California Credit Unions Team Up with Santa Clara County to Fight Financial Abuse of Eldery
SUNNYVALE, Calif. - A campaign designed to increase awareness and prevent financial abuse of the elderly is being launched by several credit unions and other financial institutions and the Santa Clara County Department of Aging and Adult Services. The Financial Institutions Project is based on a program developed at Star...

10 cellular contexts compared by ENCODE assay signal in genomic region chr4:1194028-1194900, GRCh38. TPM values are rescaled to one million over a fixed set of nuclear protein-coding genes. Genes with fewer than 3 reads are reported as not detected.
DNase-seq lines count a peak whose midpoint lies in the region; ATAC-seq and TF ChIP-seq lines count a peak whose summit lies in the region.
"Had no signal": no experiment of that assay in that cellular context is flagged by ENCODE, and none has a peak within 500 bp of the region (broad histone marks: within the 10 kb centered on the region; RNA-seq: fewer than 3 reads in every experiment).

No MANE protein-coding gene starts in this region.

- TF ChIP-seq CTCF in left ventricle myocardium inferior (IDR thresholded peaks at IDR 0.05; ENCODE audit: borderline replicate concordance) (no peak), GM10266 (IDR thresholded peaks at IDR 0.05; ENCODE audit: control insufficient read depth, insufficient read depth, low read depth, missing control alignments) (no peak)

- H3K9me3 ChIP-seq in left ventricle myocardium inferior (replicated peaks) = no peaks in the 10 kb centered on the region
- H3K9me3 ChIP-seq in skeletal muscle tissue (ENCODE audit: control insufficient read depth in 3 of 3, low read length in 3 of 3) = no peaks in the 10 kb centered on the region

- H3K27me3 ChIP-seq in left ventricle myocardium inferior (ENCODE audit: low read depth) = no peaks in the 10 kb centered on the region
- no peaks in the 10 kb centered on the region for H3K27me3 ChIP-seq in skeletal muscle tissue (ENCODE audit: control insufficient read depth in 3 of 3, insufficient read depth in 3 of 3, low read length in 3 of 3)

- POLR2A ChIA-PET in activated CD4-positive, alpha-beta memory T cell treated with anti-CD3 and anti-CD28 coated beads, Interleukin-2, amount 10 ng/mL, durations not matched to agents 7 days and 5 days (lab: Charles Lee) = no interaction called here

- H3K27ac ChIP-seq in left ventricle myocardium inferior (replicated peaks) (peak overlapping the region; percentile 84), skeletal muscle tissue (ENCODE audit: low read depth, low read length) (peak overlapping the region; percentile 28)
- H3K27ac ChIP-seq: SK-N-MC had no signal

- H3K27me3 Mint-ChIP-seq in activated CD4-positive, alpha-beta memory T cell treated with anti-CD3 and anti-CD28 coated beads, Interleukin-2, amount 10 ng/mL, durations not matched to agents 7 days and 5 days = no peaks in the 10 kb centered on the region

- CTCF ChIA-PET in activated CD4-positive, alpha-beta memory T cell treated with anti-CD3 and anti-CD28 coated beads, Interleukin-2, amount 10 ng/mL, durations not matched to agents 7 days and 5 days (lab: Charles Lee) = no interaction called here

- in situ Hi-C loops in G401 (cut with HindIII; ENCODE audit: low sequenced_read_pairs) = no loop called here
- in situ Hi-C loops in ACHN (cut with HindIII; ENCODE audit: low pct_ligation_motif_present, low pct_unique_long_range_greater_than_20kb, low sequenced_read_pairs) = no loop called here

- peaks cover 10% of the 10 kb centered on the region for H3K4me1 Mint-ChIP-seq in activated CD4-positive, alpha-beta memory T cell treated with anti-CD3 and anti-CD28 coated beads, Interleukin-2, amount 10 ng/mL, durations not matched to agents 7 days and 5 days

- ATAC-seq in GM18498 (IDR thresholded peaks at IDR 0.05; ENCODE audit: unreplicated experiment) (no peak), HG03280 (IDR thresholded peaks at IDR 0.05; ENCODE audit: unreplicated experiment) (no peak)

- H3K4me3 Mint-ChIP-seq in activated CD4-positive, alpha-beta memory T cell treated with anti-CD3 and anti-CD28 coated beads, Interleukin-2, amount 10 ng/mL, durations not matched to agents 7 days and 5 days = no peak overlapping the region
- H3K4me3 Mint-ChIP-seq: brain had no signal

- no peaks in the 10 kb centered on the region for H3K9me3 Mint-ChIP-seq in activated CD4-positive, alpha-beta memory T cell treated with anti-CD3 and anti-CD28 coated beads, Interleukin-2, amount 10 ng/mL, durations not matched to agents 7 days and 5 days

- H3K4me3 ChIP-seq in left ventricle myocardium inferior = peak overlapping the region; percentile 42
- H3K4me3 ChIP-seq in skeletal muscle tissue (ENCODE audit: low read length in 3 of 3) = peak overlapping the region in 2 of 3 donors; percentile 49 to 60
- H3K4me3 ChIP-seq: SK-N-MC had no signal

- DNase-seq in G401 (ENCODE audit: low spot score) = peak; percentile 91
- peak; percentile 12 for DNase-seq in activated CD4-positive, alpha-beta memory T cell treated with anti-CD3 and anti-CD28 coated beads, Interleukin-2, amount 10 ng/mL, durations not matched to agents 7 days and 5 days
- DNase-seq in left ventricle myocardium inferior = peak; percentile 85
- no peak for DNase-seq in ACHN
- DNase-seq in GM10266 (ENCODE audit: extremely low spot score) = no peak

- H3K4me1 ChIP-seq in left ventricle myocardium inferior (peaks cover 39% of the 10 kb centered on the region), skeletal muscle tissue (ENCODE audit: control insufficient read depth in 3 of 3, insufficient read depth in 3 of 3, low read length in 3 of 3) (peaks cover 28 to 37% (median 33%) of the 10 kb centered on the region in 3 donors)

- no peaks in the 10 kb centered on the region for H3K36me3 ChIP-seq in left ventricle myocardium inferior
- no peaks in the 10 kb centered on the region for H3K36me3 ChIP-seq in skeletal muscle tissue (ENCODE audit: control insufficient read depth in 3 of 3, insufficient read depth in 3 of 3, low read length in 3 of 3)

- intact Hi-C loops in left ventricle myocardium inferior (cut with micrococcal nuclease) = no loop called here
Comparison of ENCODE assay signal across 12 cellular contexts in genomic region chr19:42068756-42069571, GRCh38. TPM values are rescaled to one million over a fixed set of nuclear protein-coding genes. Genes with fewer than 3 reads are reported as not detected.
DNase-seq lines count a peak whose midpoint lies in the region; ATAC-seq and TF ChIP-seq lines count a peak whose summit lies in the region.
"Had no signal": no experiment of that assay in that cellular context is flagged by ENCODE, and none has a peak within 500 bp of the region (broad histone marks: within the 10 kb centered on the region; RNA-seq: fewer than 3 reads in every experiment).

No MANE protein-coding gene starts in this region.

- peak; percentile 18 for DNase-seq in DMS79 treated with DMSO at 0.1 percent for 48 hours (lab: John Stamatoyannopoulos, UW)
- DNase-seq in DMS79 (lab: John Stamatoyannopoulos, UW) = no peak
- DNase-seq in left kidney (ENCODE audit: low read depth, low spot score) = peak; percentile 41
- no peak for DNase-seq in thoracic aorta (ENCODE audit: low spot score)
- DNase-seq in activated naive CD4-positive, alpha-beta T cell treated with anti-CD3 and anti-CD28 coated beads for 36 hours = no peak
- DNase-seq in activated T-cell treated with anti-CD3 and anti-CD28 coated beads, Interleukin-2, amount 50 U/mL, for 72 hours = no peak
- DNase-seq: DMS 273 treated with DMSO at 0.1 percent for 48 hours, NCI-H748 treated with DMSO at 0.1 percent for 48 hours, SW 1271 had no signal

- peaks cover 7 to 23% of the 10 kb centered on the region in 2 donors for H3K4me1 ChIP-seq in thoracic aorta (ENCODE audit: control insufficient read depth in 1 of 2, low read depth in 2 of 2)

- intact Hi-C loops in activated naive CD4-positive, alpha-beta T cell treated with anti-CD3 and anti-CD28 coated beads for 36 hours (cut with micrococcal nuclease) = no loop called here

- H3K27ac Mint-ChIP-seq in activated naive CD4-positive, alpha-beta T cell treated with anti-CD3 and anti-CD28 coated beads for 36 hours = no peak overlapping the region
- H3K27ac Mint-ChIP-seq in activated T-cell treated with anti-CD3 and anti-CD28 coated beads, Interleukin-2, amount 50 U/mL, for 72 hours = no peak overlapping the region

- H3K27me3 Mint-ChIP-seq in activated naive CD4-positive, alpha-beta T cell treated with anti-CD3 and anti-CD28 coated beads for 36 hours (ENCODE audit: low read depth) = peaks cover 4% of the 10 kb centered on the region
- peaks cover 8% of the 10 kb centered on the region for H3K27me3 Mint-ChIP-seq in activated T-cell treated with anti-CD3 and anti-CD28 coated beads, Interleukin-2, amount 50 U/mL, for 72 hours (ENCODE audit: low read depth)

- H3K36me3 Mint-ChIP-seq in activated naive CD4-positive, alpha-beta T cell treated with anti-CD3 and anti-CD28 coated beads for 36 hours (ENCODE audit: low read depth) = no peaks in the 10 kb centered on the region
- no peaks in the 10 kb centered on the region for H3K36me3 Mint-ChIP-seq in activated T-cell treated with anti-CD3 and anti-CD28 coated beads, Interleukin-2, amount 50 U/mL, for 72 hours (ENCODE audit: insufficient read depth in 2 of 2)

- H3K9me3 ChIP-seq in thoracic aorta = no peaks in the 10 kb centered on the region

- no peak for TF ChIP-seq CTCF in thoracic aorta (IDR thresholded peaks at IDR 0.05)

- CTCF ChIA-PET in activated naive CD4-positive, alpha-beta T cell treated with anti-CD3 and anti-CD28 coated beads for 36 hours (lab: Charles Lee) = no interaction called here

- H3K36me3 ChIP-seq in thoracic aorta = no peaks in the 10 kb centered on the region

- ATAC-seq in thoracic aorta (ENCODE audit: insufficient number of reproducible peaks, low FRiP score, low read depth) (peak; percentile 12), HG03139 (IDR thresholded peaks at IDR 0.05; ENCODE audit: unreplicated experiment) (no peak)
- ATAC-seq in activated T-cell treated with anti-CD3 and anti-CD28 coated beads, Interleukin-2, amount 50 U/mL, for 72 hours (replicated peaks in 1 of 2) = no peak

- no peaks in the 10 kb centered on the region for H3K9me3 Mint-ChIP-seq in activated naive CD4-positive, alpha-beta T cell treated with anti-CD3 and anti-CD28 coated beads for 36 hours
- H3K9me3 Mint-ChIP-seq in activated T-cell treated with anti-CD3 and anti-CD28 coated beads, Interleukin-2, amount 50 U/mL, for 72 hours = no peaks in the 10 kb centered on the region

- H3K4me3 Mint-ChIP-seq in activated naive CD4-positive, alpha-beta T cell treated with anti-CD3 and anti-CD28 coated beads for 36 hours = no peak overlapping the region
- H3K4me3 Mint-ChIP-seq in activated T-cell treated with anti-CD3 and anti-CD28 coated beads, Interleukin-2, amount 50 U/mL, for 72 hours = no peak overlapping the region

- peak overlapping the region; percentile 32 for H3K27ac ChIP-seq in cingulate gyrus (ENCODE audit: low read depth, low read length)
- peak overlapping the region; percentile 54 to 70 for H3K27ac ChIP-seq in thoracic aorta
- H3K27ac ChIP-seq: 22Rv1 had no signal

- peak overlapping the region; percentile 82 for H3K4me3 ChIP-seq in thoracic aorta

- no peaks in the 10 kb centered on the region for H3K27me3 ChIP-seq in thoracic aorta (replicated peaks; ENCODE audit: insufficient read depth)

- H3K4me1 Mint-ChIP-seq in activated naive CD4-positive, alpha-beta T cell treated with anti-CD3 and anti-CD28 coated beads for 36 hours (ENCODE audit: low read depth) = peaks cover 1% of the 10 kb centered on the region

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SUNNYVALE, Calif. – A campaign designed to increase awareness and prevent financial abuse of the elderly is being launched by several credit unions and other financial institutions and the Santa Clara County Department of Aging and Adult Services. The Financial Institutions Project is based on a program developed at Star One Credit Union in Sunnyvale aimed at early detection and prevention of financial abuse. The new program involves eight financial institutions who will work with the county’s Financial Abuse Specialist Team (FAST). The goal is to develop and initiate a plan to help credit union and bank staff members to early on recognize at-risk members and situations. Santa Clara County authorities estimated that only one in 100 incidents of financial abuse is ever reported. Authorities elsewhere report that financial exploitation is the fastest growing form of elder abuse. “In most cases, a financial institution’s representatives are the first ones to notice abuse of an elderly client,” the county said in a prepared release. “It is becoming increasingly important for financial institutions to be aware of this crime and train their staff appropriately.” Goals for the program include the training of credit union and bank personnel to recognize financial abuse of the elderly and the establishment of procedures and policies to address those issues. “The collaborative approach to tackling the problem of elder abuse makes it possible for FAST to successfully advocate for seniors,” said Betty Malks, director of the Department of Adult and Aging Services. “We are serious about preventing the financial abuse of elders, and this prevention starts with the financial institutions where elders keep their funds.” Institutions which are part of the program in addition to Star One include Golden Bay Federal Credit Union, Mission City Federal Credit Union, Meriwest Credit Union, Peninsula Postal Credit Union, Santa Clara Federal Credit Union, Technology Credit Union, Valley Credit Union and Wells Fargo Bank. More financial institutions are being invited to join the group. “At Star One, we are excited about working with FAST as part of an effective team to detect financial abuse of seniors and prevent their exploitation,” said Lynn Brubaker, vice president of member operations. “We invite all financial institutions to join in this noble cause for the well being of our clients.” Star One, which established a Beneficiary and Retiree Services group several years ago to address the issue of elder financial abuse, served as the model for the county program. Meetings began last July between the county and financial institutions to get the program up and running. “One reason we’re involved in this project is due to our aging population base,” Brubaker said. “We found a need within our own membership to provide a little bit more hands-on service. “The benefit is we’ve been able to not only make a difference in their personal lives but we’re preserving their assets,” she added. Officials say the importance of the program will continue to increase with the aging of the California population. “We have a larger aging population than most other credit unions,” Brubaker said. “Not everybody recognizes the need to the extent that we seem to. That’s our biggest difficulty is trying to get this group together and say, `This is probably just the tip of the iceberg.’ You may not realize that financial abuse is going on but there are definite signs. “We feel if we educate the staff about the signs we’ll more than likely find more incidents of potential financial abuse and actually do something about it,” she said. “That’s what this organization is trying to do,” she added. “It’s just trying to trickle the education down to the people who really can have the most effect, and that’s the front-line staff.” According to the California Department of Aging, the population of those 60 years and over in the state is expected to reach 12.5 million by 2040, an increase of 232 percent from 1990. Beginning in 2010, one in five Californians will be 60 years of age or older, it said. Announcement of the program in Santa Clara County comes on the heels of authorities to the north in San Francisco announcing new programs to crack down on the financial and physical abuse of elderly citizens. Brubaker said similar elder financial abuse programs are already underway in Los Angeles and Marin counties. She said she is hoping that by publicizing the program here, those counties and others will join together to share information so that organizations and businesses are not duplicating efforts. “We’re trying to reach out to see what’s out there,” Brubaker said. “If we can share our resources, then I think we’re more effective in the long run.” The program announcement came less than one month after the Santa Clara County Sheriff’s Office reported the arrest of a 48-year-old Cupertino man on charges of defrauding an 81-year-old widow out of $10,000 and her vehicle. -
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